Around 50 employees of Holliston Mills gathered in front of the Church Hill factory’s security gate early Wednesday morning to protest unpaid wages.
Though the Review reached out to Holliston Holdings management numerous times and was unable to reach anyone, another local news source published a video of the confrontation between employees and management.
Employees began gathering at around 10 a.m., and, after the protest went on for around an hour, members of management agreed to meet with a union representative and four of the ‘shop stewards’ inside.
An unnamed employee in the video explained that employees are currently on a three-week furlough from the company and due to come back to work on Jan. 18. However, the employees have yet to receive their pay from the most recent pay period they worked.
“We’re still owed pay from back before Christmas,” said an unnamed employee.
After speaking with management inside, the union representative and ‘shop stewards’ came back out to address the gathered crowd.
“The employees weren’t paid from Holliston Mills, but the company is rectifying the problem, and we should be paid later on this week,” said Allen Aldridge, who is a Union Representative of Teamsters Local 519.
He noted that he suspects that the company will soon extend the furlough past Jan. 18. He also explained that, in addition to the 57 employees who are furloughed, another 33 have been laid off.
“We’re just here to let the company know, number one, that we want our money, and to find out what direction this company is going forward,” Aldridge added.
Aldridge further explained that the management personnel he spoke with let him know that, “They (management) is working hard at it, and we will be funded this week to get paid,” Aldridge said. “There is some positive stuff in the pipelines, but this place survives off security, which is the passports. At the end of the day, it has been a struggle for them since the COVID-19 pandemic.”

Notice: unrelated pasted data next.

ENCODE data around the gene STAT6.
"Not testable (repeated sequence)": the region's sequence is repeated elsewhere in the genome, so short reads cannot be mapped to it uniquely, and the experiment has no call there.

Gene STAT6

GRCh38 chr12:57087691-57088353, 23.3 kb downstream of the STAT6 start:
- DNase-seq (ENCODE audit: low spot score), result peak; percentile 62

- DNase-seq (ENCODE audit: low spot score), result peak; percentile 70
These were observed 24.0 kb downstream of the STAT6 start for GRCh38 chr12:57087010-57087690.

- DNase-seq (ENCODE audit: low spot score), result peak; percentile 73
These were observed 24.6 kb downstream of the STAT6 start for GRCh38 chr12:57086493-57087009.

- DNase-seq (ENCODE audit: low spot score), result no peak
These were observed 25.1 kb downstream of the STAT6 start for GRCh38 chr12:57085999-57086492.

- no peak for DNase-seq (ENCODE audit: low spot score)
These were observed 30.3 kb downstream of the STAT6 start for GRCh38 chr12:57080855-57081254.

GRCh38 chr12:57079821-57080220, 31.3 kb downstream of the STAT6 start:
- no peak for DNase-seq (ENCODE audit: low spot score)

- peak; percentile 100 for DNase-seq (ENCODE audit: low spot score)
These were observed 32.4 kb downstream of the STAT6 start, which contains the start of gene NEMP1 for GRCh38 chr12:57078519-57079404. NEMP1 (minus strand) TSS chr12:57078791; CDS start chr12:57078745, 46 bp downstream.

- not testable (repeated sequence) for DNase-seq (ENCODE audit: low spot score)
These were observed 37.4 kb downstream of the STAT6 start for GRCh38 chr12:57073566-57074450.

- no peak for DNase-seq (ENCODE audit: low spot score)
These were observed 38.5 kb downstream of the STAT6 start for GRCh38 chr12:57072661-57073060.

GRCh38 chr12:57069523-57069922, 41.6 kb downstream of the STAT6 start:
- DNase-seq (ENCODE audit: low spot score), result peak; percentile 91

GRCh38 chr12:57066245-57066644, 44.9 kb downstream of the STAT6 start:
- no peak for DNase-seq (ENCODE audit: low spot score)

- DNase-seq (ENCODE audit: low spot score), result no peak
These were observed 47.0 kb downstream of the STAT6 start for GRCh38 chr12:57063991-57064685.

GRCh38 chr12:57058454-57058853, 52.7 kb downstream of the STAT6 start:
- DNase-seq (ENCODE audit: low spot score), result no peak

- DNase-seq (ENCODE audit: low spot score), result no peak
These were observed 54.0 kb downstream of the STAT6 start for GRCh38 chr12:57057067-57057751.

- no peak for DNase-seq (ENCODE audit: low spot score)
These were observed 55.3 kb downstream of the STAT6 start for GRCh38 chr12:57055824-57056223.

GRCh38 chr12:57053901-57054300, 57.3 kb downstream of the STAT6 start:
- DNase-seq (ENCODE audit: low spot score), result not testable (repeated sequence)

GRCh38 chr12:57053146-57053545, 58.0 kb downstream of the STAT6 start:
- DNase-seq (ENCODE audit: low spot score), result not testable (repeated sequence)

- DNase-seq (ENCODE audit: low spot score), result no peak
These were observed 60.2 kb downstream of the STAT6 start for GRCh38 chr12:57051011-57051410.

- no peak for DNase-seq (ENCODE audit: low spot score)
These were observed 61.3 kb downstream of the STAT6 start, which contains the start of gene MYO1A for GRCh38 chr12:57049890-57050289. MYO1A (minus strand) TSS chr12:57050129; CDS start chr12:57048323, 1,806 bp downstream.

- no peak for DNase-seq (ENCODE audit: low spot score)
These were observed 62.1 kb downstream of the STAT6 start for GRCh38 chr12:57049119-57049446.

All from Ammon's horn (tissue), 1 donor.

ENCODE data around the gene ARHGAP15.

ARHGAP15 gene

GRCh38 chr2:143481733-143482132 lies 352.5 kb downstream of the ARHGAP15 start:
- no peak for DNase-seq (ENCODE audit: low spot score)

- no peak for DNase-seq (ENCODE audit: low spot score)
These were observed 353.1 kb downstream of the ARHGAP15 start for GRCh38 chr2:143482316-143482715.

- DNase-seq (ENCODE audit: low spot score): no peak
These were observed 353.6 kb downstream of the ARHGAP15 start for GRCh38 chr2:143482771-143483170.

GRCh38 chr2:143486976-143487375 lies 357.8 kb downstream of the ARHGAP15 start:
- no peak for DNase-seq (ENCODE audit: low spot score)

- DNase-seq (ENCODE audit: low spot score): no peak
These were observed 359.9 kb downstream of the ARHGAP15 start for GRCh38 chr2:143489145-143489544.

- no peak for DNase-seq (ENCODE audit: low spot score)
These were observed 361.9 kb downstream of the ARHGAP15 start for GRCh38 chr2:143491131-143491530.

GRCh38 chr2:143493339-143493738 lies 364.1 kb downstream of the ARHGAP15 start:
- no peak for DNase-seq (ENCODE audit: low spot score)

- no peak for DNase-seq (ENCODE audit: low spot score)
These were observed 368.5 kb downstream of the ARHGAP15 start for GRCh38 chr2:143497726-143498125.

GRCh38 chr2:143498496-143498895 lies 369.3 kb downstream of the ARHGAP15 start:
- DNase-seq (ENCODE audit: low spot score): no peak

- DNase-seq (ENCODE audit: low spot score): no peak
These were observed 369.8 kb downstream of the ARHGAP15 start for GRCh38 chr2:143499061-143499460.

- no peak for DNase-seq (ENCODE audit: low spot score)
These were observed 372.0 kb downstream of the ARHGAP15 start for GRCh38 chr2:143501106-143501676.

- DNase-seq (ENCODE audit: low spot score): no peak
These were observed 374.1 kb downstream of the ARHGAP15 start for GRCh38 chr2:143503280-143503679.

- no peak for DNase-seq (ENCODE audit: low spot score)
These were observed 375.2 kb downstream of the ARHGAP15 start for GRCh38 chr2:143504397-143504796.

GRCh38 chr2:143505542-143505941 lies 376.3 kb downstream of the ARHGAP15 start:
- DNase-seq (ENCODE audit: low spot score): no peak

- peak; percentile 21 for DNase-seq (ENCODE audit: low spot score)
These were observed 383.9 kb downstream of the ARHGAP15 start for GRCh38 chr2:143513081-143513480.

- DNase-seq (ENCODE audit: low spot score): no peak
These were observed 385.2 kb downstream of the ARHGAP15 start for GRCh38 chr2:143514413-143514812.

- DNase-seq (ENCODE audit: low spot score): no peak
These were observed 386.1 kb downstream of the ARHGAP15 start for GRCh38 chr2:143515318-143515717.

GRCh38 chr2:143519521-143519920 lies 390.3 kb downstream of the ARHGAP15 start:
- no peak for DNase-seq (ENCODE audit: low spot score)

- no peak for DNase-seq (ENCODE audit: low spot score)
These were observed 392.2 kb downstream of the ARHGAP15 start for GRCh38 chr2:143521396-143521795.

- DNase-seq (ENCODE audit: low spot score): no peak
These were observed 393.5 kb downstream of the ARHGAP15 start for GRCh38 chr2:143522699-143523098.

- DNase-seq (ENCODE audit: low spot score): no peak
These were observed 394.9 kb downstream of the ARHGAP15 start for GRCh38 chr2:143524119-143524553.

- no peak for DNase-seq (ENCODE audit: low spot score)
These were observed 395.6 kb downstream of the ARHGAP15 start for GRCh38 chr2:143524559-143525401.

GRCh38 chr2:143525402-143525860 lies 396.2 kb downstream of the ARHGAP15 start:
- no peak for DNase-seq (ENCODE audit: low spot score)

Holliston Mills manufactures cloth cover material used to cover books and luxury packaging. They are also the US Government’s preferred supplier of high-security passport cover material, according to their website.
Since the COVID-19 pandemic has slowed the travel industry, Holliston’s manufacturing of passport coverings has slowed.
Holliston management personnel Billy Adkins and Matt Kiehne came out of the building to address the gathered crowd after they had been outside for around an hour.
However, when Adkins and Kiehne saw that media personnel were present, they asked the employees to move into the plant property and behind the security gate in order to address the crowd.
Several members of the crowd became angry and asked management to speak in front of the media. The crowd then took a vote and agreed to remain on the street and not follow Adkins and Kiehne into the plant.
Several employees in the crowd then spoke up, saying that they wanted the conversation to take place in the presence of the media.
“You’re not going to say anything different over there, so why not just say it here?” one employee said to the management.
“What difference does it make?” said another employee. “It’s not a secret.”
“We need to do this in a different manner,” Kiehne replied.
“We can speak for management, but we don’t speak for ownership,” Adkins told the crowd. “I don’t want to speak out of turn for what management may want to say or not say.”
The Holliston Mills plant was acquired by the Knoxville-based corporation called Holliston Holdings, LLC in 2017.
Several members of the crowd also pointed out that Adkins and Kiehne’s pay was also being withheld by the company and said “you’re in the same boat.”
After a few minutes of back-and-forth, Adkins and Kiehne asked Aldridge and the shop stewards to relay the information management had told them. Adkins and Kiehne then went back inside the building without addressing the crowd.
A video of the protest will be linked to the online version of the article.